V. Alternatives to Immutability

Several scholars point out that immutability does not need to be a requirement to define a quasi-suspect class.[46] Immutability has historically been treated as a factor rather than a requirement in the analysis,[47] and alienage is an example of a suspect class distinction that is not immutable. Immutability is also not determinative of suspect- or quasi-suspect class status, because intelligence, which some may say is immutable, is not a protected class status.[48] In 2012, the Second Circuit Court of Appeals used a broader test to conclude that “homosexuality is a sufficiently discernible characteristic to define a discrete minority class,”[49] rather than relying on immutability. Similarly, courts could apply the quasi-suspect class analysis to those who are transgender, or more broadly, gender nonconforming, without requiring immutability.

There have also been other legal arguments that have been successful without relying on the quasi-suspect class analysis. For example, discrimination based on gender identity or expression could simply be cast as sex discrimination, as in Bostock when the court held that discrimination based on gender identity was necessarily sex discrimination under Title VII because the employer had to take sex into account when discriminating based on transgender status.[50]

Another option would be to shift from a class-based analysis to a trait-based analysis.[51] Identifying discrimination based on a protected trait, such as gender nonconformity, rather than whether an individual belongs to a protected class, or identifies as transgender, may provide more protection for those who do not fall into specific categories of sexuality or gender but instead are discriminated against for expressing non-normative gender that goes against societal norms in a way that is less articulable.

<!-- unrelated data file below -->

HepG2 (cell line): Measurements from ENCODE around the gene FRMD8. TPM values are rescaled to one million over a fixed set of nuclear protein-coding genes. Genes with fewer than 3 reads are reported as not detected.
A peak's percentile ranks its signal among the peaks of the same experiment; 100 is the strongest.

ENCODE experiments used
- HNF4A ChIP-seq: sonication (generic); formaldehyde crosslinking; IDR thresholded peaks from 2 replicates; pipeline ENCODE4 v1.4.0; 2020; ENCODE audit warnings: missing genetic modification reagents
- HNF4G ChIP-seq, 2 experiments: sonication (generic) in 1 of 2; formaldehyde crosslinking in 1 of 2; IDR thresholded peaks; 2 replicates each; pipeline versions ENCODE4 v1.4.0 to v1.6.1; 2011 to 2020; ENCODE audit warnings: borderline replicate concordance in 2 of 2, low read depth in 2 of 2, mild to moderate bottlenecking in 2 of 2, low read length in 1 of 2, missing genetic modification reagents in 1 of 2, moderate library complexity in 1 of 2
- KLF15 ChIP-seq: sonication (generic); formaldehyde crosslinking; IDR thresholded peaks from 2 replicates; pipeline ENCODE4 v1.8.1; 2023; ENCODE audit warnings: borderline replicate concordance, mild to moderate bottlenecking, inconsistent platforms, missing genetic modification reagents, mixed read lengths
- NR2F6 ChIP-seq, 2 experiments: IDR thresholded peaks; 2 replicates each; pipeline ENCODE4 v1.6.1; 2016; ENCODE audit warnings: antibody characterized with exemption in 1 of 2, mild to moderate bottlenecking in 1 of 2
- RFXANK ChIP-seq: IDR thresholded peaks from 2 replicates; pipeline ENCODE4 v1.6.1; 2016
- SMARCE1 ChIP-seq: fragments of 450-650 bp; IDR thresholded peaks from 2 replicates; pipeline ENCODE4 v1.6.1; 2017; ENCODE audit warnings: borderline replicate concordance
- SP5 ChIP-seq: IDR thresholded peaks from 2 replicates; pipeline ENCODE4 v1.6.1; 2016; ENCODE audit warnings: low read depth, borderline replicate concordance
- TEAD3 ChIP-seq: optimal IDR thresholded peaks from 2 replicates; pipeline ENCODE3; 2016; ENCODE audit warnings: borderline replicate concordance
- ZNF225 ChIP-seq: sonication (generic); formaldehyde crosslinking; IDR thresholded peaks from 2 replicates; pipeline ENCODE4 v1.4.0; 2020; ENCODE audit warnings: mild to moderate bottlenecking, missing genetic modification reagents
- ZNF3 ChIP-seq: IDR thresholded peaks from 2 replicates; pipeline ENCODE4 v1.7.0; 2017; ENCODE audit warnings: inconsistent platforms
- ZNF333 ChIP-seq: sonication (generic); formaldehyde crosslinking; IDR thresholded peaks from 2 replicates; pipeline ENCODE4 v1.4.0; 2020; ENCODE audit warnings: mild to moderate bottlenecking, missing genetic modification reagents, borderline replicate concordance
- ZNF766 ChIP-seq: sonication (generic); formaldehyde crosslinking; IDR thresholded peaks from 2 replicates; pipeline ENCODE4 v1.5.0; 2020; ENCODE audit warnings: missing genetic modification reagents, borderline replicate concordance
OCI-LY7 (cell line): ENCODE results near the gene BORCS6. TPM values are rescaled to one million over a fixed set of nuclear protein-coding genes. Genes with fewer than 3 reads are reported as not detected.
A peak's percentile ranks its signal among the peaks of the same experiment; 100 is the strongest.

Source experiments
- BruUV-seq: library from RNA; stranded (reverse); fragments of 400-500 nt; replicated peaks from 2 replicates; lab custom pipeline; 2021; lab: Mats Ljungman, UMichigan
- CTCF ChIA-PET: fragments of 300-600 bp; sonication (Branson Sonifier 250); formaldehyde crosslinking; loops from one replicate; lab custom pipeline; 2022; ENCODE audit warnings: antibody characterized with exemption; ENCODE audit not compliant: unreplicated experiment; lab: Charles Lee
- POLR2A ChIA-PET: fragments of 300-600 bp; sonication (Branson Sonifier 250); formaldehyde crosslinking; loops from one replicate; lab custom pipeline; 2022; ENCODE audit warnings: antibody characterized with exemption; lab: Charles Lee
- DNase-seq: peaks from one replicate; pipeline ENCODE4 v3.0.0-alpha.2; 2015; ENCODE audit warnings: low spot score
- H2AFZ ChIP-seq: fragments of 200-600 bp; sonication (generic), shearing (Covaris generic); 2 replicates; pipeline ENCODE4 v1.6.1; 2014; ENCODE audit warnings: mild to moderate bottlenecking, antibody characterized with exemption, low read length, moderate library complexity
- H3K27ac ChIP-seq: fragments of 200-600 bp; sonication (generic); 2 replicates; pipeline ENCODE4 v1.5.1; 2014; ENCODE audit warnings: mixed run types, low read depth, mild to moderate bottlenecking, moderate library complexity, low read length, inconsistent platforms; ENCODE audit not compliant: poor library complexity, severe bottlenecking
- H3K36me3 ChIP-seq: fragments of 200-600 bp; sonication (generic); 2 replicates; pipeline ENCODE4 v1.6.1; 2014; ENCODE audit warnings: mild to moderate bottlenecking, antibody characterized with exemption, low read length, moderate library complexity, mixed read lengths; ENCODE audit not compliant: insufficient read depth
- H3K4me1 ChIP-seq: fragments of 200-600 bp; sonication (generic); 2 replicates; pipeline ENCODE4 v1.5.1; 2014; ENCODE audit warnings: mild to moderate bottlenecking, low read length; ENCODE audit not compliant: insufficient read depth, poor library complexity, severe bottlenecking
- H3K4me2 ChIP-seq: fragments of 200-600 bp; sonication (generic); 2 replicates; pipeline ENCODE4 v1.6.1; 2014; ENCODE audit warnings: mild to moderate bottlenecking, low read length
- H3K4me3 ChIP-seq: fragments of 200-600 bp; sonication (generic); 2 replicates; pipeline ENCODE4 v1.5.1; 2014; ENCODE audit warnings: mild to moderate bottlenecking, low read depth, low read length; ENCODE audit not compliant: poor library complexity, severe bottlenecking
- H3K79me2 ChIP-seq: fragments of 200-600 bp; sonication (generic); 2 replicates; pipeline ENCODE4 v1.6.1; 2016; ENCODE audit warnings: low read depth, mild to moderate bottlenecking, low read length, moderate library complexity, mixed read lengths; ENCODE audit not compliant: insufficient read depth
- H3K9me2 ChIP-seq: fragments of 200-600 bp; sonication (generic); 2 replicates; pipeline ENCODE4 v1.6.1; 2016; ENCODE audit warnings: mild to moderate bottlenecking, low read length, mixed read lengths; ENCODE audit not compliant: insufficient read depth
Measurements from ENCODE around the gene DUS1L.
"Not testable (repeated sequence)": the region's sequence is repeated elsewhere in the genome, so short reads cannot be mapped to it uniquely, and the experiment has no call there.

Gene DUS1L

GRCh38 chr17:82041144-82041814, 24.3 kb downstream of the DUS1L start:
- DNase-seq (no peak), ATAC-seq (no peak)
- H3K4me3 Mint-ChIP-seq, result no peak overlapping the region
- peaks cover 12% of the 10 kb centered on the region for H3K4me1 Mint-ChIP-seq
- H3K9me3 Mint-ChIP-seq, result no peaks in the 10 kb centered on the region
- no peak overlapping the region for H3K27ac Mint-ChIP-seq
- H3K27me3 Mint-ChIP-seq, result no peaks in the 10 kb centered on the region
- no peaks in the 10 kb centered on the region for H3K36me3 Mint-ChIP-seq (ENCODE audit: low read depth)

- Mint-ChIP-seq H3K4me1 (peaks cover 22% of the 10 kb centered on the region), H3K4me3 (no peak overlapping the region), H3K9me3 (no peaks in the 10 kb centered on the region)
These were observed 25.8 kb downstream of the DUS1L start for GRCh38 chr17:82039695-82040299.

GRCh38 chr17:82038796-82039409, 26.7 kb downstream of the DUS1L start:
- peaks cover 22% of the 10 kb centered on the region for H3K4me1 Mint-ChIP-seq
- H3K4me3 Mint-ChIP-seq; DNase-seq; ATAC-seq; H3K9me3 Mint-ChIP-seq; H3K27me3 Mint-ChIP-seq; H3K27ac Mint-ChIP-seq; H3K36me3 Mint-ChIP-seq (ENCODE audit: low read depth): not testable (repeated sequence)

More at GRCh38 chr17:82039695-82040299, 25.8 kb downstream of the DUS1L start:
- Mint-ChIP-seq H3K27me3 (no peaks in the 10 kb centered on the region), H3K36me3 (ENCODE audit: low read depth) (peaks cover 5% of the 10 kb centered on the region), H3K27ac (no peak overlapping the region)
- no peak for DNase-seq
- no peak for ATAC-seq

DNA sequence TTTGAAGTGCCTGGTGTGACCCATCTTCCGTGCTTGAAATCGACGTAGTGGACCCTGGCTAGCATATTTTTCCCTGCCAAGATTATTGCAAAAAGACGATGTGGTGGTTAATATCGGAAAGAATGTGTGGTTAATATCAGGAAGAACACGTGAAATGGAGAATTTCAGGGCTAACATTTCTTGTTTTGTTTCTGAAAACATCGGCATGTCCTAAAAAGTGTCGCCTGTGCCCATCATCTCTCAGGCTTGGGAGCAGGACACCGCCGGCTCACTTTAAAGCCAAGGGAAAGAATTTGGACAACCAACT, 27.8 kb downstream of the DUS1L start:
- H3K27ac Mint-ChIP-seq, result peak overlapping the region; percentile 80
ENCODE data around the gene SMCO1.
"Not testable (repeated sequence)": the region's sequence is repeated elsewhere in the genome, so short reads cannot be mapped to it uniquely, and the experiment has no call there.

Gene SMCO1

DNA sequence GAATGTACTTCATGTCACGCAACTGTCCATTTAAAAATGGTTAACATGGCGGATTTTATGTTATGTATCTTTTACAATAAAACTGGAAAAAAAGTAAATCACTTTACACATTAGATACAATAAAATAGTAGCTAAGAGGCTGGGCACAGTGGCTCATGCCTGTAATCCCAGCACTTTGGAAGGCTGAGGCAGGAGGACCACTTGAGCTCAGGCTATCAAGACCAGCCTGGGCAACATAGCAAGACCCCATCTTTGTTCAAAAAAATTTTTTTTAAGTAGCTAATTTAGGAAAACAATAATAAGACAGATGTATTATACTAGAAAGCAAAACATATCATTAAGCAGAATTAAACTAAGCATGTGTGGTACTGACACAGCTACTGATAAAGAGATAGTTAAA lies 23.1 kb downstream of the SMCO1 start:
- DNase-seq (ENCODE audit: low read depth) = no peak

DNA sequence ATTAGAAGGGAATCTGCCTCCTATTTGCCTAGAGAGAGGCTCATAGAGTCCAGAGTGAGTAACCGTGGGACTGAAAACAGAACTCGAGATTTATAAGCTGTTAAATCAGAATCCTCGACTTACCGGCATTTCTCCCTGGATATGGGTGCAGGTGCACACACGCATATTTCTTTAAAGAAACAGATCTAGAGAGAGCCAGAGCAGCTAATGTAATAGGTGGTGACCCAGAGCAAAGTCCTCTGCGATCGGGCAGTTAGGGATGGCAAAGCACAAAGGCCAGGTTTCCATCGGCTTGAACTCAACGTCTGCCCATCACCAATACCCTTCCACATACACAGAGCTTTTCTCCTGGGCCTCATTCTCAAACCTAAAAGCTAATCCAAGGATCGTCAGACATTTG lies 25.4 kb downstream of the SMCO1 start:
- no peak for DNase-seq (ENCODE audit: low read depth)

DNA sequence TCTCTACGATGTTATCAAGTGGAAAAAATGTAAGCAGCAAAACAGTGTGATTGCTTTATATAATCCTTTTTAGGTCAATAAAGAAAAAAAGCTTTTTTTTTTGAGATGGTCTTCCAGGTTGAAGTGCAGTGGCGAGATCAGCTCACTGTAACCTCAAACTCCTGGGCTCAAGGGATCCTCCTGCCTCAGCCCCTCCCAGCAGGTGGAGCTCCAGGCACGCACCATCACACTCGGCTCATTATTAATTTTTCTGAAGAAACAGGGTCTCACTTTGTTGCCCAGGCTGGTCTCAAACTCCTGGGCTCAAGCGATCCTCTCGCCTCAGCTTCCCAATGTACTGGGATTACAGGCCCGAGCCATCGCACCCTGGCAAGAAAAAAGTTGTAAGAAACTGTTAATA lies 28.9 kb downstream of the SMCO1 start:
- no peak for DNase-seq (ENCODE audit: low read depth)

Writing in the field of employment discrimination, Jessica A. Clarke suggests that anti-discrimination law should target systemic biases,[52] such that “to discriminate on the basis of a forbidden trait, an employer must demonstrate a business reason sufficient to meet a statutory standard or other exception.”[53] Rather than focusing on the immutability of certain traits, Clarke suggests that advocates focus on how biases based on certain traits perpetuate systemic inequality.[54] In the Equal Protection Clause realm, this could look like a type of heightened scrutiny for policies that discriminate based on gender identity or expression, rather than limiting heightened scrutiny to discrimination based on transgender status.